Dangerous Places: Social Media at the Convergence of Peoples, Labor, and Environmental Movements
From the advent of Indymedia at the 1999 battle of Seattle anti-World Trade Organization protests, to the worldwide diaspora of anti-globalization protests (2000-2003) and the great anti-war protests starting in 2003, all the way up through the United Nations climate protests in Copenhagen in 2009, WikiLeaks, Occupy Wall Street, and the Arab Spring, the digital communication revolution has been transforming how social movements are assembling themselves on a planetary scale. In the same way that these movements and ruptures express the transformative effects of new Internet technologies that came of age in the 1990s, so now does the emergent global climate justice movement of the 20-teens embody and express the transformative potential of emergent social media technologies that came of age in the 2000s. 1
Looking backwards from these decades of technology-driven histori - cal change, we now see clearly an equally profound continuity: Changing mass media have shaped every modern social movement, each in its own time and place. Each movement bears the mark of dawning communications and transportation technologies that were, in their time and place, transcending barriers to collective action and consequently reorganizing power-laden social relations. Where would the 19th-century abolition movement have gone without the Black Press that arguably began with the founding of Freedom’s Journal in 1827? 2 How would the Civil Rights Movement have unfolded absent the publication of those horrifi c photos of Emmit Till’s bludgeoned and river-bloated corpse in the September 15, 1955, issue of Jet Magazine ? 3 The Montgomery bus boycott? 4 The news footage of viscous police dogs fl ashing teeth and chewing up peaceful kids at the Children’s Crusade in Birmingham 1963? The March on Washington? What impact did constant TV news footage from Vietnam have on the free speech and anti-war movements of the 1960s? Or consider the modern environmental movement absent those Apollo 17 “blue marble” photos of December 7, 1972. 5 We should also mention the media storm unleashed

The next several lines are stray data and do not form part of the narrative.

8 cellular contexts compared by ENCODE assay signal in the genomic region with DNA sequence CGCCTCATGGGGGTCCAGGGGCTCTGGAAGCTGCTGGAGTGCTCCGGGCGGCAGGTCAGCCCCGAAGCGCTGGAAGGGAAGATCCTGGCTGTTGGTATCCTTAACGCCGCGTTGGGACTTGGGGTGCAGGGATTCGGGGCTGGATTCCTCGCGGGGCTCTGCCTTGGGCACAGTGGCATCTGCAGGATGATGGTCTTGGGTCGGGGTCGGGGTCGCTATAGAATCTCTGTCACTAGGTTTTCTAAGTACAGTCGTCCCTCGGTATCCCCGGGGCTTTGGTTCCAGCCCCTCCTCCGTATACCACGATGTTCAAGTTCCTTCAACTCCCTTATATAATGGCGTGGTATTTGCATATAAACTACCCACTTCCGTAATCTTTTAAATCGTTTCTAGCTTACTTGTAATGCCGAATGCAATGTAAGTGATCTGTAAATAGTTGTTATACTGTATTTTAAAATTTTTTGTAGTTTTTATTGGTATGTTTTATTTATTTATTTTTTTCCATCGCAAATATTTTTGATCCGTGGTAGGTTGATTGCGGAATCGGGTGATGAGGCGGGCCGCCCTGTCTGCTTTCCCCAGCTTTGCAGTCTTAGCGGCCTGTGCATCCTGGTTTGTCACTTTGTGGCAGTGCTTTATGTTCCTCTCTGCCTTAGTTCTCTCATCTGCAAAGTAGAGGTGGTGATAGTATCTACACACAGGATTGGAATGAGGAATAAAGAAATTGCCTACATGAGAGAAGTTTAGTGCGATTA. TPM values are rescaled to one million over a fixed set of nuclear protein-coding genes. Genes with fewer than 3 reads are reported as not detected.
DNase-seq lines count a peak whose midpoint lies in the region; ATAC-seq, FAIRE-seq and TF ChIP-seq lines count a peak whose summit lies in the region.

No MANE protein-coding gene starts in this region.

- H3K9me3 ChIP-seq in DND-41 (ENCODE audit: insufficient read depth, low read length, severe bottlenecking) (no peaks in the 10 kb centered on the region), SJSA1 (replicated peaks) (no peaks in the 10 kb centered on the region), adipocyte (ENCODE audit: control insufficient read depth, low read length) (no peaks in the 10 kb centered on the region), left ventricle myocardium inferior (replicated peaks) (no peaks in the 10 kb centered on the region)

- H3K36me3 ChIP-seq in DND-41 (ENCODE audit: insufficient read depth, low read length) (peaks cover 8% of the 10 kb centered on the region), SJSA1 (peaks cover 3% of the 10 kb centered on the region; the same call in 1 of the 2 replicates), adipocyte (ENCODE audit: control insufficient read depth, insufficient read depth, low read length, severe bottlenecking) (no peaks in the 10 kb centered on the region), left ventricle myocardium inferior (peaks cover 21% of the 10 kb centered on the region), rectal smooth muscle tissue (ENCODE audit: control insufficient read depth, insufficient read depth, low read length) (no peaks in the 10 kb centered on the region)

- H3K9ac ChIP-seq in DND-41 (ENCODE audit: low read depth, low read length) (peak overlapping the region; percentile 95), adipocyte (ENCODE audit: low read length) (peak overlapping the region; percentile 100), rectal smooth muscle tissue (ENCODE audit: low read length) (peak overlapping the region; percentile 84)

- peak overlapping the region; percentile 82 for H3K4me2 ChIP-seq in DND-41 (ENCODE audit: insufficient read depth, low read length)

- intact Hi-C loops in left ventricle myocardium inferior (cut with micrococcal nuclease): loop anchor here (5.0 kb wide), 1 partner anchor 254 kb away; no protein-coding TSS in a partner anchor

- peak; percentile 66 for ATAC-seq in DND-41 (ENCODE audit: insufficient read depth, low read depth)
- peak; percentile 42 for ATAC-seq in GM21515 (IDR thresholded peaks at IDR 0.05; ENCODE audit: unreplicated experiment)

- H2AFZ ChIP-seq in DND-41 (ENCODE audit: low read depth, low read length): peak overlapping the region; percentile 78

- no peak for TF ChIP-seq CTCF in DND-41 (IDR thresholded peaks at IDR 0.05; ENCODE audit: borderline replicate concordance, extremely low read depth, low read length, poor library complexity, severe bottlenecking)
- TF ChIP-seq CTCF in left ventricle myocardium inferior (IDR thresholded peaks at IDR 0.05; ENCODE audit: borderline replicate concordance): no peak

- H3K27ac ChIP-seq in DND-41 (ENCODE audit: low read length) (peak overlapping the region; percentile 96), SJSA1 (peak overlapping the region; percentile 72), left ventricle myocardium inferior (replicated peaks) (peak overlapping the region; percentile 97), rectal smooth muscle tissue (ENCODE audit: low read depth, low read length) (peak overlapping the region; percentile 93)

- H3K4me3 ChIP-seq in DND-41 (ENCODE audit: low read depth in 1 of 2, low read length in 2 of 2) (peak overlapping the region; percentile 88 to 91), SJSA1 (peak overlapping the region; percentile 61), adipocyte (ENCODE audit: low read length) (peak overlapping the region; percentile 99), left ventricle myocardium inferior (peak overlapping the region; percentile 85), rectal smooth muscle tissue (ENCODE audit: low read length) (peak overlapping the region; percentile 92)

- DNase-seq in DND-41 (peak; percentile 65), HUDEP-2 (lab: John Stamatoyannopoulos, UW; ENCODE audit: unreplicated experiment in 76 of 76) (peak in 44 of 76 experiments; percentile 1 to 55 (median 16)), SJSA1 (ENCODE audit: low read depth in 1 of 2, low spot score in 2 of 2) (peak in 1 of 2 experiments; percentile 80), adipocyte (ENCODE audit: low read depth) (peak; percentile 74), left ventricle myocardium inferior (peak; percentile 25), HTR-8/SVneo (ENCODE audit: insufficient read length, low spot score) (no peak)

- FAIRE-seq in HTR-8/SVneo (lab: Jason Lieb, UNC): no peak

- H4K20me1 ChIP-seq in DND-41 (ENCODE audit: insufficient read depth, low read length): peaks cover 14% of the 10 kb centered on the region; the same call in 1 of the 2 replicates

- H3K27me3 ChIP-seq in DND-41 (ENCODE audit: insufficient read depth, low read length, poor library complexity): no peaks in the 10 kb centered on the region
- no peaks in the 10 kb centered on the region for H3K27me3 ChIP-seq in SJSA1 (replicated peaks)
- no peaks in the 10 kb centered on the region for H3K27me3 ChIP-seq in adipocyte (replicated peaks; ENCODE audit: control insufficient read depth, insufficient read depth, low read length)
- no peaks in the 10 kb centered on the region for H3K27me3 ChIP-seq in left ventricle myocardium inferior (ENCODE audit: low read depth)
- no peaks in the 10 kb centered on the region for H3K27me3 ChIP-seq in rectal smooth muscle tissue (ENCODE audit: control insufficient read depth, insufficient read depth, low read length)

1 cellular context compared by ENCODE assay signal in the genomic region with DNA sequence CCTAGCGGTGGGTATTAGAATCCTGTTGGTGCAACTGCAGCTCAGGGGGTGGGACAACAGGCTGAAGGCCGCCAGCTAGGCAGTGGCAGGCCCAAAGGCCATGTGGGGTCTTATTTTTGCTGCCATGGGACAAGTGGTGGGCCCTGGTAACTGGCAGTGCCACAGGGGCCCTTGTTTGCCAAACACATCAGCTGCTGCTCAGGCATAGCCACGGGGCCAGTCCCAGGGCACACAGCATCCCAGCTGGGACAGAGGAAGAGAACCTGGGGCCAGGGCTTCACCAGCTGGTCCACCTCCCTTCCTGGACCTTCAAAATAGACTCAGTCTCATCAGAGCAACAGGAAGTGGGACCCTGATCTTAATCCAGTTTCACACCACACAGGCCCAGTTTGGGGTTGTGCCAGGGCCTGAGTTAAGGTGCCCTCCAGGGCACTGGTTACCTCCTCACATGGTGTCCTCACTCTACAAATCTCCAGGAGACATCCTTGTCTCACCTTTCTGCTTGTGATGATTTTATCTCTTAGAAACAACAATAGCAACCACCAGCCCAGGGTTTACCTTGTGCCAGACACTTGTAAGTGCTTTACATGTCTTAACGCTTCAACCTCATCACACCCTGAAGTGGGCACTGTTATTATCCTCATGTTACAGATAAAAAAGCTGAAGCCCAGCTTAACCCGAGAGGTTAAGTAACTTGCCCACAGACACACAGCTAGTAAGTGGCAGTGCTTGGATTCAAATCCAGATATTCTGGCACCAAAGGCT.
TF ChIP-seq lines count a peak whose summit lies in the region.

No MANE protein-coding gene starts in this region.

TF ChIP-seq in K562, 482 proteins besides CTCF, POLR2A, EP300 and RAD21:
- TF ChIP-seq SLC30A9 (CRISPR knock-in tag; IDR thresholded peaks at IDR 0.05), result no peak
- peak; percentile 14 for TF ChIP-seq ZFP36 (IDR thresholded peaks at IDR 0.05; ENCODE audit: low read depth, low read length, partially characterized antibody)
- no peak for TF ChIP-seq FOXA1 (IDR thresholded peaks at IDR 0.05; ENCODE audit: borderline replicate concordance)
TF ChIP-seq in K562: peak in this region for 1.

when Commander Marcos and the EZLN revolted in Chiapas on DAY 1 of the North American Free Trade Agreement: January 1, 1994. 6
What these examples show is how social movements really get moving when individuals are able to identify with each other through shared experience facilitated by images (especially visual but also narrative), reaching through media across every previous barrier of time and space to recognize the social and increasingly environmental conditions of their shared grievances. It might now seem cliché, but in 1999, when the Seattle anti-World Trade Organization protestors chanted down the police and National Guard with “The Whole World Is Watching! The Whole World Is Watching!” they were announcing the arrival of a new digital era in activism, protest, and resistance.